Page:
Man, Woman, Other

Man, Woman, Other: Disrupting Gender Hierarchies in Digital Storytelling

This collaborative project brings together academics, storytellers, illustrators, LGBTQI educators, and computer game developers, to explore the potential of digital storytelling for disrupting gender hierarchies. The planned outcome of the project is a new adaptation of Aleksandrov’s biography with digitally augmented illustrations.

Digital augmentation creatively disrupts the traditional hierarchy of gender roles: it allows the reader to switch between the character’s appearance as man, woman, or other, simply by sweeping a finger across their smartphone’s screen while it is aimed at one of the book’s pages. The book will be linked to a website hosting actual military and medical records that documented Aleksandrov’s life. Underpinned by latest research on Aleksandrov’s biographical writings, this project reframes this source material for contemporary audiences, popularising the idea of historical plurality of gender identities.

Main areas of impact for this project are public understanding, tolerance and social cohesion, creative industries and culture. This project takes a text from a particular culture and historical epoch and, through the medium of digital storytelling, makes it accessible to a wider international audience. Moreover, it aims to create, as its final product, a marketable English-language edition which will be picked up by a leading UK publisher.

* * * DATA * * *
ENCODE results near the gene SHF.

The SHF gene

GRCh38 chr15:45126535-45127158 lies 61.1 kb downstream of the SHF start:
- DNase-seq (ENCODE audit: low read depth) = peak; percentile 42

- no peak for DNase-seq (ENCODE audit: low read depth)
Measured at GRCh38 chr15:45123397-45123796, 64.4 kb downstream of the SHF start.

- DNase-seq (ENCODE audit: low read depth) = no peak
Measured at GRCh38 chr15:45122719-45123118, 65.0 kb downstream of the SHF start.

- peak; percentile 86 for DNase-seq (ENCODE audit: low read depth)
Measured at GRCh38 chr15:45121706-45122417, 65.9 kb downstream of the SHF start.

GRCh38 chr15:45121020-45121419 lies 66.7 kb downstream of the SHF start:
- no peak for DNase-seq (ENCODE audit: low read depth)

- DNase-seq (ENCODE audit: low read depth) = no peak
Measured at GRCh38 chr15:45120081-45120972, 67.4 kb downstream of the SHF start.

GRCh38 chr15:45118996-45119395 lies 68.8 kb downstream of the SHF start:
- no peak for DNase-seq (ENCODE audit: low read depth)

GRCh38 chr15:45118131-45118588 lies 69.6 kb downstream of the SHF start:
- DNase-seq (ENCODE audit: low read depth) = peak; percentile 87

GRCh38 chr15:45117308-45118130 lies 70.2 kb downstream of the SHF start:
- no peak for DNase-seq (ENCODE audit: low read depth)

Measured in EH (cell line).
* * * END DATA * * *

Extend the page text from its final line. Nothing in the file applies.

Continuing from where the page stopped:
In Russia, Aleksandrov’s face graces commemorative coins, his writings are integrated into the literary curriculum, and there are two state museums dedicated to his life. There are several adaptations Aleksandrov’s texts, which have, without exception, downplayed the ambiguity of his gender presentation. This project will overturn this trend and change the perception of Russian history of gender for the general public, benefitting LGBTQ+ communities worldwide. Publication and dissemination of historical materials leads to an increased public interest and enthusiasm to pick up such stories for popular entertainment, which in turn promotes tolerance and social cohesion: the diaries of Anne Lister, recently adapted for a BBC/HBO drama series Gentleman Jack (2019) are a good example of such ‘academic’ to ‘public’ transition. This project aims to bring Aleksandrov’s story to a similarly wide audience.

Main Collaborators:

PI Dr Margarita Vaysman, Senior Lecturer, University of St Andrews

Storyboarding: Svetlana Shteba, an award-winning scriptwriter and storyteller, working in film, tv and performance art

Illustrations: Sainte Maria, an artist and illustrator, specialising in digitally augmented illustration for creative, educational, and commercial projects